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  • Fairy Tales with a Black Consciousness: Essays on Adaptations of Familiar Stories ed. by Vivian Yenika-Agbaw, Ruth McKoy Lowery, Laretta Henderson
  • Maria Tatar (bio)
Fairy Tales with a Black Consciousness: Essays on Adaptations of Familiar Stories. Edited by Vivian Yenika-Agbaw, Ruth McKoy Lowery, and Laretta Henderson. Jefferson, NC: McFarland, 2013. 235pp.

The study of folklore has always been both local and global, intensely focused on a single culture yet also deeply engaged with what goes on in the world at large. In many ways, anthropologists modeled how to access the local, traveling to remote regions, learning languages, and setting up camp in the cultures they study. And, like Claude Lévi-Strauss, they also put the local in conversation with the global as a way of understanding the culturally specific. But there is also something to be said for scholars who labor in libraries and archives, digging into narratives and excavating information from them. After all, Freud wrote one of the great landmarks of anthropological research, Totem and Taboo (1913), without ever venturing from his desk.

These days, scholars in the field of fairy-tale studies have been less invested in fieldwork than in literary and cultural studies. When Bruno Bettelheim argued for the revival of fairy tales in The Uses of Enchantment in 1976, scholars were drawn into the orbit of the agenda he set, studying the magic, mystery, and violence of tales in the European canon. Given Bettelheim’s [End Page 126] orthodox Freudian readings of fairy tales, there was much to challenge and contest. Since then, there has been a powerful reorientation of the field toward multiple issues, ranging from the sexual politics of fairy-tale stereotypes to the cultural politics of fairy-tale adaptations. Yet the canon interrogated has remained fiercely Eurocentric, despite some efforts to expand the discipline into new areas of the world and to reach out to colleagues across geographic and disciplinary borders.

The editors of Fairy Tales with a Black Consciousness approach their work with the recognition that race has not occupied center stage in the study of fairy tales and children’s literature. They are also keenly aware that cultures which preserve their poetry in oral traditions have been excluded from the canon, nowhere more flagrantly perhaps than in the case of African American folklore and the lore of African cultures. Multiculturalism often comes, at least in schools, in the form of celebrating ethnic food, song, and dances, with the result that children in those classrooms begin to see two camps of people: “those whose culture is alien and weird and those whose culture is familiar and superior” (7). In thirteen essays, the contributors seek to show how Blackness is represented in fairy tales and to identify stories that encode Afrocentric ways of experiencing and knowing.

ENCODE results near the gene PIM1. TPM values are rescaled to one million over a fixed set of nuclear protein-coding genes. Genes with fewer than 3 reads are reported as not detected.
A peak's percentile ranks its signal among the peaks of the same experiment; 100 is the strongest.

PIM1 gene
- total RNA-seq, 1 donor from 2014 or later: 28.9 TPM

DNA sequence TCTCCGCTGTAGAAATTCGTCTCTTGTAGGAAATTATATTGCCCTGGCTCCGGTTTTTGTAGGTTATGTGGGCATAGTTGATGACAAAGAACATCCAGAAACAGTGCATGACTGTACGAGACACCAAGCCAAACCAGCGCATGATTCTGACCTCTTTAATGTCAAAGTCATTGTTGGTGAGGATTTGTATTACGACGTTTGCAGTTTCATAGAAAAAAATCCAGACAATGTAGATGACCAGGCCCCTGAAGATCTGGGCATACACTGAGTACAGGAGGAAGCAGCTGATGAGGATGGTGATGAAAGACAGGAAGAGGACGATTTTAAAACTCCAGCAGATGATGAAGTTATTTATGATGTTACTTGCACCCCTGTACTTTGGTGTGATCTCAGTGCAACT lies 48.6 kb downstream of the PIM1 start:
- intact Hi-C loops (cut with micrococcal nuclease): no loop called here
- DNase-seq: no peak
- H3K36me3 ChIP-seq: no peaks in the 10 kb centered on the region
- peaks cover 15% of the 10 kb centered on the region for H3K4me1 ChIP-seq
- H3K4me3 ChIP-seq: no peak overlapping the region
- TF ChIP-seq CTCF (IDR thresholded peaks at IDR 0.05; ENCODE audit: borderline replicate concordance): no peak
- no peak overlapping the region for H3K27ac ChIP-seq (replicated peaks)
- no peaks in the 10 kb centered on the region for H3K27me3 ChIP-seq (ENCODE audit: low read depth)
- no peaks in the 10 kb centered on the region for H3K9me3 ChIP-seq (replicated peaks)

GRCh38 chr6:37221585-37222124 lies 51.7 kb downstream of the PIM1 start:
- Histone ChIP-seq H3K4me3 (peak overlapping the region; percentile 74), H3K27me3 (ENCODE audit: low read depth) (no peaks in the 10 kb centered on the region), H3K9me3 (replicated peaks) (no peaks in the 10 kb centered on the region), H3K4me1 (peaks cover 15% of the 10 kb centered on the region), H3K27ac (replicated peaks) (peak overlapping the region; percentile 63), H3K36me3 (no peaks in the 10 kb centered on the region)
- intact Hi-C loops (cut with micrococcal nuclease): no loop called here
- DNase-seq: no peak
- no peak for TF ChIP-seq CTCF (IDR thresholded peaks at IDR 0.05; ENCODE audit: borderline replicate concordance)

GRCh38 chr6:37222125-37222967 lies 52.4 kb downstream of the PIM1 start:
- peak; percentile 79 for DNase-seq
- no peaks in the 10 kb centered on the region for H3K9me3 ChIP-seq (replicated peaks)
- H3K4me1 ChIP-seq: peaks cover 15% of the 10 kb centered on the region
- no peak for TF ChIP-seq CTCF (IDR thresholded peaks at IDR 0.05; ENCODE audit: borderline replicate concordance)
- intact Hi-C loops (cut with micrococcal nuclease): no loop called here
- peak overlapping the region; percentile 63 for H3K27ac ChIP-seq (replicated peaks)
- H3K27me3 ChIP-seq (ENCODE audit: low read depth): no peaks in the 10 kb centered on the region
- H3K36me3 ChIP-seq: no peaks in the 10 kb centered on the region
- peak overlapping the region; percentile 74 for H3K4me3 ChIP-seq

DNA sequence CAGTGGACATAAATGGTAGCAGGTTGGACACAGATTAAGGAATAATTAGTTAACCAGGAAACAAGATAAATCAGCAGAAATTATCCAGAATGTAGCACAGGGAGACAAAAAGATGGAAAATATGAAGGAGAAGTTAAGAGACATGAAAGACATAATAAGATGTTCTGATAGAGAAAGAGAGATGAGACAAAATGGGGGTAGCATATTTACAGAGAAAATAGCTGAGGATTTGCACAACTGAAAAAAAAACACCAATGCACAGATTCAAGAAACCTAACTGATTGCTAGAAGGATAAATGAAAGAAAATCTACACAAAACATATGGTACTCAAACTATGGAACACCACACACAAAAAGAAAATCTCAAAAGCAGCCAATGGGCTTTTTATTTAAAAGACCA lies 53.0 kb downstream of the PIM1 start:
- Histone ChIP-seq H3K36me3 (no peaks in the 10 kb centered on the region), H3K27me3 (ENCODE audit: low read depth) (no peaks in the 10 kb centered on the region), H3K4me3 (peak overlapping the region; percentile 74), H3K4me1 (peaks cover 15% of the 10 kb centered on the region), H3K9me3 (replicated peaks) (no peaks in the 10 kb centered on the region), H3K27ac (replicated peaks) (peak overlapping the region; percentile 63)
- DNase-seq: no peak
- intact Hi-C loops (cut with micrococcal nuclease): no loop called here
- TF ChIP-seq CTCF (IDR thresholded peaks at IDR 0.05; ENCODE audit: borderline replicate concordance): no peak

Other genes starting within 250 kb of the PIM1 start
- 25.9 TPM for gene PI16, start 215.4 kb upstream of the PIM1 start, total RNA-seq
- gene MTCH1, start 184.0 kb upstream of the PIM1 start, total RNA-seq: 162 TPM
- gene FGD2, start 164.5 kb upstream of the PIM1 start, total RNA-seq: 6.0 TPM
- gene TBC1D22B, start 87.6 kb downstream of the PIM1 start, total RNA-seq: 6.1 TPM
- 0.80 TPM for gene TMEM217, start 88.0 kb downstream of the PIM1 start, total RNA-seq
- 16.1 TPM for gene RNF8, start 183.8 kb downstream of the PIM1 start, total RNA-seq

Black consciousness manifests itself in a range of ways. One set of essays (“Constructing Race in Traditional European Tales,” “Pinkney’s Aesop Fable,” and “Old Tales in New Clothing”) takes up attempts, failed and successful, to bring diversity to books for children. Jerry Pinkney, for example, unsettles race, class, and gender by taking familiar stories such as “Little Red Riding Hood” or “The Nightingale” and hitting the refresh button with illustrations that give us characters with racial backgrounds that run counter to our expectations. In his award-winning The Lion and the Mouse (2009), he chooses Tanzania as a setting and raises questions about our ecosystem, turning the story into an allegory about a larger struggle on a global level. On the other hand, Rachel Isadora’s work is condemned by Vivian Yenika-Agbaw and Laura Anne Hudock for “peddling” an “exotic image” of Africa to her audiences and for exploiting the continent and its people in opportunistic ways (45). And Tyler Scott Smith similarly condemns Marilyn Shearer for failing to explore the full cultural implications of recasting Snow White as an African princess and producing a text that “falls short of being an important vehicle of inclusionary multicultural practices” (198).

We often forget that tales like “Little Red Riding Hood” and “Cinderella” are part of a global narrative tradition. Black Cinderella stories are not at all rare, and Deborah L...


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pp. 126-128
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